As many Americans scramble to file their taxes at the last minute today, it is a useful time to reflect on how those tax dollars are being spent and whether the government’s budget reflects our values.
The congressional budget debates happening now make it all too apparent that the answer is no. The poor and middle class in this country are bearing the brunt of billions of dollars of budget cuts. What do we get in exchange? A $100 billion-per-year war that shows little sign of succeeding or making Americans safer. (To see what portion of your taxes went to pay for the Afghanistan war, check out this tax calculator from Rethink Afghanistan).
To make sure that members of Congress know we expect them to right this wrong, a group of labor leaders in Oregon sent a letter today to the state’s representatives and senators urging them to take advantage of every opportunity to push for an end to the war. You can read the full letter and see the list of signers below:
Dear Oregon congressional delegation,
As labor leaders dedicated to protecting the best interests of working Oregonians, we are writing to thank those of you who have gone on the record supporting an end to the war in Afghanistan and urge you to intensify your efforts to end this costly and unnecessary war.
Oregonians have already spent more than $3 billion on the war, and there is no end in sight. President Obama’s proposed 2012 budget includes devastating cuts that impact the poor and working class—from low income home heating assistance to community service block grants to Pell grants—while allocating another $107 billion to continue the war in Afghanistan.
Meanwhile, American soldiers and their families bear a costly burden to continue this war. More than 1,400 American soldiers have died in Afghanistan since 2001, and suicide and Post Traumatic Stress Disorder rates for veterans have hit record highs.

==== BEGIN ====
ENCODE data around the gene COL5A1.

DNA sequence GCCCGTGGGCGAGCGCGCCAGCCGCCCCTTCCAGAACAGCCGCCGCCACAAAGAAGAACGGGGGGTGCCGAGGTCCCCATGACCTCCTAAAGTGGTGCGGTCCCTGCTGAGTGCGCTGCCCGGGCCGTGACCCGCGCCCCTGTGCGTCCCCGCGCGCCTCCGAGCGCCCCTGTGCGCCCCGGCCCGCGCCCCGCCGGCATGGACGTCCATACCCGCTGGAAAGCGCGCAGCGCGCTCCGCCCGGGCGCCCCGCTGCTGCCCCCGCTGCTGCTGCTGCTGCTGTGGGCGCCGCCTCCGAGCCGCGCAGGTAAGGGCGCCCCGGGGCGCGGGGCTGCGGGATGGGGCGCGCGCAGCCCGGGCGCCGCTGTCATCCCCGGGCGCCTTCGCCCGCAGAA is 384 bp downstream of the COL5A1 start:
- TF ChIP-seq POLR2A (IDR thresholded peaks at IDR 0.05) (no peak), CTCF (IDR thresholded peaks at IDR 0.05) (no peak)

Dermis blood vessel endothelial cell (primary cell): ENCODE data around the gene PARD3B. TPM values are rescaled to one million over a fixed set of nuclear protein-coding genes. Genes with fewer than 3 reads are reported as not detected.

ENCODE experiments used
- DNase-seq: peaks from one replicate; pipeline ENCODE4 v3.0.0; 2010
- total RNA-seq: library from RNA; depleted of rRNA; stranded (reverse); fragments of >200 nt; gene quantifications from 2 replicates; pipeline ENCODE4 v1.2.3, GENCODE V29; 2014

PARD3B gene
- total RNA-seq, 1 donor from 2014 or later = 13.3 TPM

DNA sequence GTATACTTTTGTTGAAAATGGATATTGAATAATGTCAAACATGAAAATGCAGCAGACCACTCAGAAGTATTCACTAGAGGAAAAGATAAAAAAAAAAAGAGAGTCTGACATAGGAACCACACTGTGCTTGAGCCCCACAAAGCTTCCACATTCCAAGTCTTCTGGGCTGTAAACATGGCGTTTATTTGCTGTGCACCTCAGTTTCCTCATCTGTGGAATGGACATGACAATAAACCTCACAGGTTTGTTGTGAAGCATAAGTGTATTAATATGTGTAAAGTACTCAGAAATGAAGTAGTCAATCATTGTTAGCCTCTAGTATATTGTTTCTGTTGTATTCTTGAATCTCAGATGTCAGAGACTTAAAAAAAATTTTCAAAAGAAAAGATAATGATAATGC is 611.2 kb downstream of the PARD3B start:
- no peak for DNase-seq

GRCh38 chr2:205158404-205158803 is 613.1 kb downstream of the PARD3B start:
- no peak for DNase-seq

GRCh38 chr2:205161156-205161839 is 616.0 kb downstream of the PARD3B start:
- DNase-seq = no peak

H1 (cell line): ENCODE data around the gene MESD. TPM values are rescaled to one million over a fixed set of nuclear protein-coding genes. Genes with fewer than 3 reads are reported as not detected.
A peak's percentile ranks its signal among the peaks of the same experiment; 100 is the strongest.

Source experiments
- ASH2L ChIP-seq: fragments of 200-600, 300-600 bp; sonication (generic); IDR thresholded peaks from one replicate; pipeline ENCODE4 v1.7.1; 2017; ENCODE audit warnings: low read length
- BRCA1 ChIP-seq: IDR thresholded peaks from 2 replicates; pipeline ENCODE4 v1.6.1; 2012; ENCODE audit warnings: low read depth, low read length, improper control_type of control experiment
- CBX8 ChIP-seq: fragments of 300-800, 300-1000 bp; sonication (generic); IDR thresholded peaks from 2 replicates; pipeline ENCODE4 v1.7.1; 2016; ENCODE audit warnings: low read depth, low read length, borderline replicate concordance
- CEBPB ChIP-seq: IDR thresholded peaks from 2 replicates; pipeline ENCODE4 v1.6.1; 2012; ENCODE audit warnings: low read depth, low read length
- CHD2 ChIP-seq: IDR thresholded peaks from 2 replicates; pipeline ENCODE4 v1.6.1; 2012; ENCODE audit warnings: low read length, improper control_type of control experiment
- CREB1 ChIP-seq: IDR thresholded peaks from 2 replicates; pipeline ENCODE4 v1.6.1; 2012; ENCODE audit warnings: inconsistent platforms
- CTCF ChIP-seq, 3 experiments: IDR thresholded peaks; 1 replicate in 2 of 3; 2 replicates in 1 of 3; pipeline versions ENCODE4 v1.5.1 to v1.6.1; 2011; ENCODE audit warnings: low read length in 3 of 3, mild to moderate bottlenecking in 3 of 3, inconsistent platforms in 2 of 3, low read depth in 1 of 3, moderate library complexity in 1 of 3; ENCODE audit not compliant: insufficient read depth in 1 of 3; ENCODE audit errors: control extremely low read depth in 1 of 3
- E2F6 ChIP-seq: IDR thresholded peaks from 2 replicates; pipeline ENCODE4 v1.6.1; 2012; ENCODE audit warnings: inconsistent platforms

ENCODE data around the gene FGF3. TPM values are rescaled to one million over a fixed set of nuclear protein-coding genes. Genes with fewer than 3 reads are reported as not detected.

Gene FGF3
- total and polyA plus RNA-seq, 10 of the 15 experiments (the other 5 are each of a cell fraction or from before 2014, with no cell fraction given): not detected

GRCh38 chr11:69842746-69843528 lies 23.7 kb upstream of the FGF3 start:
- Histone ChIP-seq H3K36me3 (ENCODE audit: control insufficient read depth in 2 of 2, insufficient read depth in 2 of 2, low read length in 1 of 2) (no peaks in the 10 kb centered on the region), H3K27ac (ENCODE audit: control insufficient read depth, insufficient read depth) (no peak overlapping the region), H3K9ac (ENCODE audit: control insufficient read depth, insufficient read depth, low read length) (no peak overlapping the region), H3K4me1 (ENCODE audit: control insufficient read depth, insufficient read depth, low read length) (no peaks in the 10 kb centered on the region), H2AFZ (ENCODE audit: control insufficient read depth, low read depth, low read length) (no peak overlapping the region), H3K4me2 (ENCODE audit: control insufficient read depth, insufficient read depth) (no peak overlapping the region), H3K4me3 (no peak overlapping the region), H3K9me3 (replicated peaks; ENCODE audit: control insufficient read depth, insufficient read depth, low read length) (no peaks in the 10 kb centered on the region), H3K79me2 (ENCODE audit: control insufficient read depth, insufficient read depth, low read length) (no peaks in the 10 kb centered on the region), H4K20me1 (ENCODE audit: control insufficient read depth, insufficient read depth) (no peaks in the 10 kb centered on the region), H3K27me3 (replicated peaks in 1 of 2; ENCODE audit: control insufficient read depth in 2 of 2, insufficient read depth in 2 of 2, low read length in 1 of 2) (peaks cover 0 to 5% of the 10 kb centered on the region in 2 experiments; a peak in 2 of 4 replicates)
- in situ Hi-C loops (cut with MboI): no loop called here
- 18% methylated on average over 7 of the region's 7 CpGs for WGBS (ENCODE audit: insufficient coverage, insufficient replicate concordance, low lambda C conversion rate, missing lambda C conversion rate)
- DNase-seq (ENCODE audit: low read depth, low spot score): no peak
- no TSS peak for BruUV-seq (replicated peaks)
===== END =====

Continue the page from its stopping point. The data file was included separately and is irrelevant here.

We have seen the outrage at this attack on the middle and working classes erupt in the streets of Madison, WI, and throughout the country. Our supporters and members cannot tolerate government actions that prioritize continuing a war beyond the ten-year mark over building our communities at home.
This tradeoff in spending is especially egregious given the lack of evidence that the war in Afghanistan contributes to improving American security. By all major indicators—US casualties, civilian casualties, corruption, security—the military strategy is failing. With fewer than 100 Al Qaeda members reportedly in Afghanistan, we are asking Americans to spend more than $1 billion per Al Qaeda fighter while they struggle to make ends meet at home.
There are much more cost effective alternatives in Afghanistan that stand a better chance of success. The US should implement a nonmilitary strategy based on regional diplomacy, political negotiations, development and humanitarian aid and divert the saved resources toward economic opportunities in Oregon and around the country.
It is unconscionable to balance the budget on the backs of working people in order to fund a war that isn’t making Americans safer. We urge you to take action to pressure the administration to end the war, including cosponsoring and voting for legislation to end the war and speaking out forcefully for a new approach.
Tom Chamberlain, President
Gary L. Gillespie, President
Oregon AFSCME Council 75
Richard Sanders, Executive Director
Oregon Education Association
Linda Burgin, President
Heather Conroy, Executive Director
SEIU Local 503, OPEU
Madelyn Elder, President
Communication Workers of America Local 7901
Ken Saether, President
Communication Workers of America Local 7906
Robert Petroff, President
Oregon Machinists Council
Jonathan J. Hunt, President-Business Representative
Amalgamated Transit Union Division 757
Mike Richards, Executive Secretary/Treasurer
Office and Professional Employees International Union Local 11
Gregory A. Pallesen, Vice President
Association of Western Pulp and Paper Workers
Ryan Takas, Union Representative
International Longshore and Warehouse Union Local 5
Margaret Butler, Director
Portland Jobs with Justice
Jim Alexander, Chair
Southern Oregon Jobs with Justice